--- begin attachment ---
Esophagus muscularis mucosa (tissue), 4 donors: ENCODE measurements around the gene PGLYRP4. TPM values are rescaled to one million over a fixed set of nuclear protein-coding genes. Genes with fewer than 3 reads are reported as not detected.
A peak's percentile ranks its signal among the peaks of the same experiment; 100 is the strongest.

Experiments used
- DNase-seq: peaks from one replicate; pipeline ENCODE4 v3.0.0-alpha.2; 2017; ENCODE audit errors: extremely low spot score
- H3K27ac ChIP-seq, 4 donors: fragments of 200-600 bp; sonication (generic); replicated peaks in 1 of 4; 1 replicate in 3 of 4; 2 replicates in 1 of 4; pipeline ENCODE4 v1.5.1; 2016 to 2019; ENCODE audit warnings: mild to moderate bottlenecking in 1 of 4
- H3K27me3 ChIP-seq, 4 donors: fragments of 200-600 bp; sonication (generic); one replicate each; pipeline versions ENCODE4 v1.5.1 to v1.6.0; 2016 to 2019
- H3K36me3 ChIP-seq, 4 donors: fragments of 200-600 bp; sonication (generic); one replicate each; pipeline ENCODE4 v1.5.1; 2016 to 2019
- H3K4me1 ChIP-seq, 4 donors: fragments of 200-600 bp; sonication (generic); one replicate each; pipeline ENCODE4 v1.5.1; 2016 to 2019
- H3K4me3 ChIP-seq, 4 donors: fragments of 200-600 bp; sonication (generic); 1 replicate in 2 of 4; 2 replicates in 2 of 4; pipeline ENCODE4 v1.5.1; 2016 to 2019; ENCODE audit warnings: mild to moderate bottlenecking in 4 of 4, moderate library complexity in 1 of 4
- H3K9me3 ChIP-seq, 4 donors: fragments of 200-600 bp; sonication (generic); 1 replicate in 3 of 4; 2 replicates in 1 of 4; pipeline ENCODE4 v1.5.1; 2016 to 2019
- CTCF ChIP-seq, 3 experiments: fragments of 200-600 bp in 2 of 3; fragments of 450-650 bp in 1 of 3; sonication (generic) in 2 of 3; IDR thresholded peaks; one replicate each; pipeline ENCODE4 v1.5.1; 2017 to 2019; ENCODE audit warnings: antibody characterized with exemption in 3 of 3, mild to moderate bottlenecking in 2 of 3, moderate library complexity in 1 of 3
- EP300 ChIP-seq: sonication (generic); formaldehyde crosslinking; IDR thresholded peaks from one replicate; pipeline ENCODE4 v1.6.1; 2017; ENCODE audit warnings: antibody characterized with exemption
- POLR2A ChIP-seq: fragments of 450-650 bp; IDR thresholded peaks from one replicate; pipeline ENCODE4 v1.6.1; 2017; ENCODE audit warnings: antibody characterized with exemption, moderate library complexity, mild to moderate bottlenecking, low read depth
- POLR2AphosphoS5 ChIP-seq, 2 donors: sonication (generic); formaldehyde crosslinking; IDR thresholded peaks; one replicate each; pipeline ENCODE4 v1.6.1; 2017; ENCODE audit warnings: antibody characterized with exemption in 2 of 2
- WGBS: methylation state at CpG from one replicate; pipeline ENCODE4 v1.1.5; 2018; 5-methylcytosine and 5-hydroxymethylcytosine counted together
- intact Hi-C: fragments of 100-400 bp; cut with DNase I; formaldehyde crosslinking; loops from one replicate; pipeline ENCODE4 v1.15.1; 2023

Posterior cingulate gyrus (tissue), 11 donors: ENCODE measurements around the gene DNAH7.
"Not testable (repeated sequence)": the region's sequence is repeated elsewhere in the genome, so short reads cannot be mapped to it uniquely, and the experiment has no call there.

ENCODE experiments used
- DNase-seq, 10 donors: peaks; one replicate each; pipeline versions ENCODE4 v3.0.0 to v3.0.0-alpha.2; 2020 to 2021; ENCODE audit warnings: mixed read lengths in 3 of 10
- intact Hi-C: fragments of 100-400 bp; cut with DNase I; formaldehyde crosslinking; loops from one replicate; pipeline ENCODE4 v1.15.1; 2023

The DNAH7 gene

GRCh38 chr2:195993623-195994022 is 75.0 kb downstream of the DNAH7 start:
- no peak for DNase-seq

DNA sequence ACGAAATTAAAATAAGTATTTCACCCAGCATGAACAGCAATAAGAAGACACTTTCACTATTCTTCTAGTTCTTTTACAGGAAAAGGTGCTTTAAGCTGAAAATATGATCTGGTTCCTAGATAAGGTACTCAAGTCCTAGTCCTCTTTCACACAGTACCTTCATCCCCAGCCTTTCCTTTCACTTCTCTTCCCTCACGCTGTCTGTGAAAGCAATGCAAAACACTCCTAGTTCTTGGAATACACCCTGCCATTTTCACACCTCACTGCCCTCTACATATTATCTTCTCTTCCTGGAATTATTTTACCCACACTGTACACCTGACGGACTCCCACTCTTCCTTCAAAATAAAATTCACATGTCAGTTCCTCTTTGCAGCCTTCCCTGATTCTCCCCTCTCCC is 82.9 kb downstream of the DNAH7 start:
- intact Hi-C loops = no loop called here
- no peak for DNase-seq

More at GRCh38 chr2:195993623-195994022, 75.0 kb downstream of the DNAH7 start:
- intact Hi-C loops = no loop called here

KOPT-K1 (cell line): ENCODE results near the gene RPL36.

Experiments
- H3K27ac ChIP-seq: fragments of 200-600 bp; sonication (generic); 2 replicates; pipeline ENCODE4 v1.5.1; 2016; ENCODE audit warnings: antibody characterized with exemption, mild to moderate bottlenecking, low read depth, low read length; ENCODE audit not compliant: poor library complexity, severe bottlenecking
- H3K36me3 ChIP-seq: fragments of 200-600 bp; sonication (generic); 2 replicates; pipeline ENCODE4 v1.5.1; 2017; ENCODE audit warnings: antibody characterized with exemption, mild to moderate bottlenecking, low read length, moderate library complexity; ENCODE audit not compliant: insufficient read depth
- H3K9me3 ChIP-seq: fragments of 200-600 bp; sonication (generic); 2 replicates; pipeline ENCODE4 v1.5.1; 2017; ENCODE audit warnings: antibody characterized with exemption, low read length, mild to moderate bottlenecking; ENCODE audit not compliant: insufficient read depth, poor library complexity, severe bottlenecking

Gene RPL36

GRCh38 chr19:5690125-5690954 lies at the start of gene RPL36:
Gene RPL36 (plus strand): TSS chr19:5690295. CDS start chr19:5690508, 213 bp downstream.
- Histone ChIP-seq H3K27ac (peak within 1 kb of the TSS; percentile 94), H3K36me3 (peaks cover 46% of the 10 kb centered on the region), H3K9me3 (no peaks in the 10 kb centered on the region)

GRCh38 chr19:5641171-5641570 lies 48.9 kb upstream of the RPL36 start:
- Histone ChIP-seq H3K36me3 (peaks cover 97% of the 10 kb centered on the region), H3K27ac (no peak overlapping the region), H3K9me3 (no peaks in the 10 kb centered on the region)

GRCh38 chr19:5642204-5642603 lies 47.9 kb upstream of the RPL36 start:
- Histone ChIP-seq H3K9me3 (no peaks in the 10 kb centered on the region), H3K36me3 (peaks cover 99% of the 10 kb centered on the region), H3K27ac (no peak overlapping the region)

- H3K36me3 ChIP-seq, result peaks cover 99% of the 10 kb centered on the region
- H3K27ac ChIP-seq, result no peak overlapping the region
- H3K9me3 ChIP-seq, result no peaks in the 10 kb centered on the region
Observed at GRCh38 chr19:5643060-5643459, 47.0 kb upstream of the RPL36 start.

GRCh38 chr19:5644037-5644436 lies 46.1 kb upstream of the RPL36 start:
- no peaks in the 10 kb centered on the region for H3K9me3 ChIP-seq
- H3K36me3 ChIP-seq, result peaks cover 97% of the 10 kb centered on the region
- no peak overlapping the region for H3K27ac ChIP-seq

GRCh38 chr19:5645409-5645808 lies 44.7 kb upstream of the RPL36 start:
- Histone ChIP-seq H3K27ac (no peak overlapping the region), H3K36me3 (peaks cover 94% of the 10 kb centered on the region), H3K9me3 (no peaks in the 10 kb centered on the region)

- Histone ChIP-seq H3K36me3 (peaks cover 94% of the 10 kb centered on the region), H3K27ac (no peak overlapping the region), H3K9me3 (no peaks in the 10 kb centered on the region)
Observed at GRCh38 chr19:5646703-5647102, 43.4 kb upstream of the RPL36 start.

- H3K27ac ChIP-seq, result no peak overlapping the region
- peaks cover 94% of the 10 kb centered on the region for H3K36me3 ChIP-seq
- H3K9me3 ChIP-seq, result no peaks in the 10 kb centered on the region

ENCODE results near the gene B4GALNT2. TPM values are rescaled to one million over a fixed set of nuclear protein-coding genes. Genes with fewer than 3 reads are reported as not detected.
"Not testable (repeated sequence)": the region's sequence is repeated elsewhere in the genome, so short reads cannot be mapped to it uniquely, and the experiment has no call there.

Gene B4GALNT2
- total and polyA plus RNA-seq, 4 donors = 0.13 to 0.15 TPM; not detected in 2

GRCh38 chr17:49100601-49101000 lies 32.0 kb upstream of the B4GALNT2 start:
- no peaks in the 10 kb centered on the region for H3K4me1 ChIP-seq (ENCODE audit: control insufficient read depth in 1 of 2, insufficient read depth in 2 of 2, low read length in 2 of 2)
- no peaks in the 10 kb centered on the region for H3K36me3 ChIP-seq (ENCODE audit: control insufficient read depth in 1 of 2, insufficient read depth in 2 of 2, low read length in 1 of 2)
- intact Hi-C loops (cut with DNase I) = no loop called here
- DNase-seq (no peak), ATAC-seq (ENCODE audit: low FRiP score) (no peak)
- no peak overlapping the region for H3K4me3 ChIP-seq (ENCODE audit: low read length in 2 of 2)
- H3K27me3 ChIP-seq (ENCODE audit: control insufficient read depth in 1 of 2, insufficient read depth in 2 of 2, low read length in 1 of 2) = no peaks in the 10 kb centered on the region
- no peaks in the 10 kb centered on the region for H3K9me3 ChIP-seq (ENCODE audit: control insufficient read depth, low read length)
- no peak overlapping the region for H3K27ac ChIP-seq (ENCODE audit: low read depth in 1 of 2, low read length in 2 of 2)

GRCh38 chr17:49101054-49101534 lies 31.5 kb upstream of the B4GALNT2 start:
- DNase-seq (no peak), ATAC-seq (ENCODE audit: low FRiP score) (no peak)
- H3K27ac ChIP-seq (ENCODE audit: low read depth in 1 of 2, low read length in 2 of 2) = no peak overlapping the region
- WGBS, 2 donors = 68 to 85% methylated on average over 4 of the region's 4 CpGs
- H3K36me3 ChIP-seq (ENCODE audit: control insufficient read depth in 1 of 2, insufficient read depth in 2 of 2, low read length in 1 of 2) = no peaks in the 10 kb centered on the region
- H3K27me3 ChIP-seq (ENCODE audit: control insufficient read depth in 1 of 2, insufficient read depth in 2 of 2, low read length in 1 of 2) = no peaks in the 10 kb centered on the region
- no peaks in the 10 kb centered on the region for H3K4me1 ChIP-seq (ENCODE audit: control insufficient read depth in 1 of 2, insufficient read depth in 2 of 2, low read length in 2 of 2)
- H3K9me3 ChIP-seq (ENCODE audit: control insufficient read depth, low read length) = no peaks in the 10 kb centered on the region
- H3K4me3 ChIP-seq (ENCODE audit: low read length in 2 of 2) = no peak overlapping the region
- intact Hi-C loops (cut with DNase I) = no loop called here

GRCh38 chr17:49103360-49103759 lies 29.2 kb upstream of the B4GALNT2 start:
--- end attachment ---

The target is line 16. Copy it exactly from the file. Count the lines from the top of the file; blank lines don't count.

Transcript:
- intact Hi-C: fragments of 100-400 bp; cut with DNase I; formaldehyde crosslinking; loops from one replicate; pipeline ENCODE4 v1.15.1; 2023